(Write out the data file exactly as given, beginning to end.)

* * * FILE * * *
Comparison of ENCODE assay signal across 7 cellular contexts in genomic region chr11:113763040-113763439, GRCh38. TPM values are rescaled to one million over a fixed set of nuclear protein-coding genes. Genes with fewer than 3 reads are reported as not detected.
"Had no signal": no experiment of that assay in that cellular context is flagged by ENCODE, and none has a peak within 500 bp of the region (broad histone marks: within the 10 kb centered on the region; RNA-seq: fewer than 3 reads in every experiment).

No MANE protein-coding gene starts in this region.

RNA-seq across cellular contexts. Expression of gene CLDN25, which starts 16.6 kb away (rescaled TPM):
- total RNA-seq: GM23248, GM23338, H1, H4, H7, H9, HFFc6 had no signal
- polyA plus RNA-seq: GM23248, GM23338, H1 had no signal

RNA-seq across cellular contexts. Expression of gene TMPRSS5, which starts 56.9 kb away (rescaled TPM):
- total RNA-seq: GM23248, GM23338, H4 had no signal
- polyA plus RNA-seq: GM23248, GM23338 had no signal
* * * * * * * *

Comparison of ENCODE assay signal across 7 cellular contexts in genomic region chr11:113763040-113763439, GRCh38. TPM values are rescaled to one million over a fixed set of nuclear protein-coding genes. Genes with fewer than 3 reads are reported as not detected.
"Had no signal": no experiment of that assay in that cellular context is flagged by ENCODE, and none has a peak within 500 bp of the region (broad histone marks: within the 10 kb centered on the region; RNA-seq: fewer than 3 reads in every experiment).

No MANE protein-coding gene starts in this region.

RNA-seq across cellular contexts. Expression of gene CLDN25, which starts 16.6 kb away (rescaled TPM):
- total RNA-seq: GM23248, GM23338, H1, H4, H7, H9, HFFc6 had no signal
- polyA plus RNA-seq: GM23248, GM23338, H1 had no signal

RNA-seq across cellular contexts. Expression of gene TMPRSS5, which starts 56.9 kb away (rescaled TPM):
- total RNA-seq: GM23248, GM23338, H4 had no signal
- polyA plus RNA-seq: GM23248, GM23338 had no signal